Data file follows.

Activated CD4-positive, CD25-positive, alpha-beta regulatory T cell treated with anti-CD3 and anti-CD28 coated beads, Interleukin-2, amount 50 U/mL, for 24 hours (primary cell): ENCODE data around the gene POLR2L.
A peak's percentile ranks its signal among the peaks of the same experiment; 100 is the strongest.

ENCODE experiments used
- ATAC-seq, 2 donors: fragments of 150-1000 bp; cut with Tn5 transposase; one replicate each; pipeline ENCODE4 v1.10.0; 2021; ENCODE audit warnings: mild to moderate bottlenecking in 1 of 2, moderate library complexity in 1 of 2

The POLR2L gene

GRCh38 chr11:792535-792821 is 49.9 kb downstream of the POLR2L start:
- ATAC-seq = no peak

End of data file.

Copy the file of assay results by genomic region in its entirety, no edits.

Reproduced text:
Activated CD4-positive, CD25-positive, alpha-beta regulatory T cell treated with anti-CD3 and anti-CD28 coated beads, Interleukin-2, amount 50 U/mL, for 24 hours (primary cell): ENCODE data around the gene POLR2L.
A peak's percentile ranks its signal among the peaks of the same experiment; 100 is the strongest.

ENCODE experiments used
- ATAC-seq, 2 donors: fragments of 150-1000 bp; cut with Tn5 transposase; one replicate each; pipeline ENCODE4 v1.10.0; 2021; ENCODE audit warnings: mild to moderate bottlenecking in 1 of 2, moderate library complexity in 1 of 2

The POLR2L gene

GRCh38 chr11:792535-792821 is 49.9 kb downstream of the POLR2L start:
- ATAC-seq = no peak